Your initial client will very likely be a beginner—a first-time lifter working with a first-time trainer. A great workout for a novice would probably last 30 to 40 minutes. That’s all the time you’d need for a warm-up and one or two sets of six to eight basic exercises. But most gyms sell your time in one-hour increments. Which means, before you’ve even started, you have a lot of time to fill. That’s why you should start that first session with a series of questions, based on what you know from the health history questionnaire your gym had the client fill out.
Let’s say the client noted that his knees feel pretty good, and he’s never had a back problem. But there was a shoulder injury a few years ago that required surgery. Some follow-up questions:
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Just be cautious with movements like squats and chest presses. Because the range of motion is novel for a non-lifter, too much load or volume will likely make them sore the next few days. Giving your client excruciating DOMS is a bad look for a first-time trainer.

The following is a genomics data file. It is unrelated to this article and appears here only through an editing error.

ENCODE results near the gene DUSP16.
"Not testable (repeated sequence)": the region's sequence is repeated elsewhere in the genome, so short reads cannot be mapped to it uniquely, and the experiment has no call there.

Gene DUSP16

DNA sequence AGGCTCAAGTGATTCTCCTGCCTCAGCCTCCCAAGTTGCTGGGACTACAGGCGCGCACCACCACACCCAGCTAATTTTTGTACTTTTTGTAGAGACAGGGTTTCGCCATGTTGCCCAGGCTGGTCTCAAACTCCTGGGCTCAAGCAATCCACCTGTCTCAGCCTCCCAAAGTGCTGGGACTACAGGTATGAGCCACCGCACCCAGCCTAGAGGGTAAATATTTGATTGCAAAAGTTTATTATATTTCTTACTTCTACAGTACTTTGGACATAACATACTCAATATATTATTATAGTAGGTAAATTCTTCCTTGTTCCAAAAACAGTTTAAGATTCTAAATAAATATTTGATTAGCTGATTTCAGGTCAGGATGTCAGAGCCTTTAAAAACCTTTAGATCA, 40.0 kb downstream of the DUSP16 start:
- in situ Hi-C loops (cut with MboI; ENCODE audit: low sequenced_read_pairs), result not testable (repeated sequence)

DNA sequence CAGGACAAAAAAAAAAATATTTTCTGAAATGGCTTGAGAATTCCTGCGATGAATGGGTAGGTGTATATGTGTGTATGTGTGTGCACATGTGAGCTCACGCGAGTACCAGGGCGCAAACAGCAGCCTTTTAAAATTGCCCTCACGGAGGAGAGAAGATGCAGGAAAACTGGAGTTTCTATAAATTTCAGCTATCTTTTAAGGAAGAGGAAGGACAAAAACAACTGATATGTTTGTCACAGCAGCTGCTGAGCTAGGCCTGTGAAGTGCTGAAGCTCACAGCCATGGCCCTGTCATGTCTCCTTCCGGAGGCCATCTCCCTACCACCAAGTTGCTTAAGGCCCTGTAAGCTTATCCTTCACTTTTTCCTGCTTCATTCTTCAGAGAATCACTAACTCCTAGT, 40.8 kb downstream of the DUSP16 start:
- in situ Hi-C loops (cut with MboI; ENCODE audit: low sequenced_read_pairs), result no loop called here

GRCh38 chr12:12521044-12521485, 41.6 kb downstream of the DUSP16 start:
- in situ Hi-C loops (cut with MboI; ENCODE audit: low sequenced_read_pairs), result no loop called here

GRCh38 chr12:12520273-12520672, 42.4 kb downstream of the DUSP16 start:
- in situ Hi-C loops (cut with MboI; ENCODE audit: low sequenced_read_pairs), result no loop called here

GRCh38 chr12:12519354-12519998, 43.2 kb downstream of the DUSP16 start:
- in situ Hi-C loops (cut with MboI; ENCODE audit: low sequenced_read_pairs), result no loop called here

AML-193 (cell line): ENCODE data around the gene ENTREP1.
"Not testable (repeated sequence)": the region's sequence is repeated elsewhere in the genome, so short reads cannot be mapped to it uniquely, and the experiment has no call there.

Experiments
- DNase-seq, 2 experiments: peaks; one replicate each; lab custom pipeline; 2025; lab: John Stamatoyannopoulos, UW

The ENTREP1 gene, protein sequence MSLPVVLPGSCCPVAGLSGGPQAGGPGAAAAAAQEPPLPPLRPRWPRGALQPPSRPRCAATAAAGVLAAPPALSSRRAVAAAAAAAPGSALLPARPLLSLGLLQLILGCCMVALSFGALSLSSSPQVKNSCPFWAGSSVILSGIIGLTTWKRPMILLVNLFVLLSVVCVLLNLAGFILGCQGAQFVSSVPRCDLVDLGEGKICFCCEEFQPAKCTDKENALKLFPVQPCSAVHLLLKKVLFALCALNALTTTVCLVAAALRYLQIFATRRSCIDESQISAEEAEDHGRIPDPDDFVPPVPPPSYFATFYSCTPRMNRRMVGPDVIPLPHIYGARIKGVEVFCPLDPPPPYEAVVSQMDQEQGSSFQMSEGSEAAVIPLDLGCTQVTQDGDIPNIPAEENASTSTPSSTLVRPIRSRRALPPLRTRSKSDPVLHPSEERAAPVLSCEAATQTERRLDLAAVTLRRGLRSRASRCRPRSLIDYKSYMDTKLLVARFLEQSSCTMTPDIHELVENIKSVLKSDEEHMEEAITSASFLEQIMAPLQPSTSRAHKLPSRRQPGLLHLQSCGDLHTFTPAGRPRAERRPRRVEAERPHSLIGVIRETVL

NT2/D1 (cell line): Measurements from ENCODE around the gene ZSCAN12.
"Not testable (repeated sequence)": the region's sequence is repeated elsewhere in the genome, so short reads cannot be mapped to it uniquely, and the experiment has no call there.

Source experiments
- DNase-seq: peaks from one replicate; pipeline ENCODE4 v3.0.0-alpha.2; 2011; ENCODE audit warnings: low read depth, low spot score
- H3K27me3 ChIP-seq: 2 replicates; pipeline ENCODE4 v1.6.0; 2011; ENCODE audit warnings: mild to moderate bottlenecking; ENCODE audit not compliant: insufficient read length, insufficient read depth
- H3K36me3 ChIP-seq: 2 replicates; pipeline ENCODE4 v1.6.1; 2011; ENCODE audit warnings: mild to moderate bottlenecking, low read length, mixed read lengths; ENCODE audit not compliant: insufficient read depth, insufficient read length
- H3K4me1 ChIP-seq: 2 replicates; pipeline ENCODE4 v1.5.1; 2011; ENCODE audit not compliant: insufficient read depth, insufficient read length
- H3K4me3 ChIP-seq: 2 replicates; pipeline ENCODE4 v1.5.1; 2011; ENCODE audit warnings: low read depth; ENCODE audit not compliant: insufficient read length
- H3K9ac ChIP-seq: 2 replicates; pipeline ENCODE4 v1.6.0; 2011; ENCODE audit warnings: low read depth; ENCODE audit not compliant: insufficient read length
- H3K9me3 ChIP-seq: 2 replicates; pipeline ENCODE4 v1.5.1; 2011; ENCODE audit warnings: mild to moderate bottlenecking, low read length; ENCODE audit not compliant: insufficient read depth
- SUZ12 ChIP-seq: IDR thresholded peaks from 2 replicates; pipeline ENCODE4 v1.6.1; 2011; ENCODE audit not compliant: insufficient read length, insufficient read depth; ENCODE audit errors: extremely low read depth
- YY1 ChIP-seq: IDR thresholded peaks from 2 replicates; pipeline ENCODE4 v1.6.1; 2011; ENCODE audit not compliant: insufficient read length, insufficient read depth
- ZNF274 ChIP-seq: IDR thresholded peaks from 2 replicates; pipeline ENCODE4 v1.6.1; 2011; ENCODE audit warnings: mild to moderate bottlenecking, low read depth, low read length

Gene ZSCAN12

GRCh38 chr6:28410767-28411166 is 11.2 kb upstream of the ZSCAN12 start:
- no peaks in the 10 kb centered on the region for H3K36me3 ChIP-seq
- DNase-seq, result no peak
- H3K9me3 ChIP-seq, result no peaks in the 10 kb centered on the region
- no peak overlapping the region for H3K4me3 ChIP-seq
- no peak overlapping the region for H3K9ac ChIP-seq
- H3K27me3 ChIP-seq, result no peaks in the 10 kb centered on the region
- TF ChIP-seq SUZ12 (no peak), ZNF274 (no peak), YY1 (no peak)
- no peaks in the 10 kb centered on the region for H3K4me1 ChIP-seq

What if the gym is too crowded for the workout I designed?
This is the second-most annoying problem you’ll encounter. I’ve learned to keep my head on a swivel, monitoring the next couple of stations I plan to use and then adjusting the client’s workout in my head if I don’t think I’ll have the space or equipment I need.
Even then, I never know when someone will plop down on the leg press or grab the only available cable station just when we’re about to use it
It’s not just the sequence of exercises that’s affected. It’s the entire program. A good workout typically begins with the most complex and challenging exercises, like squats and hip hinges, and then continues to the ones that require the least focus and coordination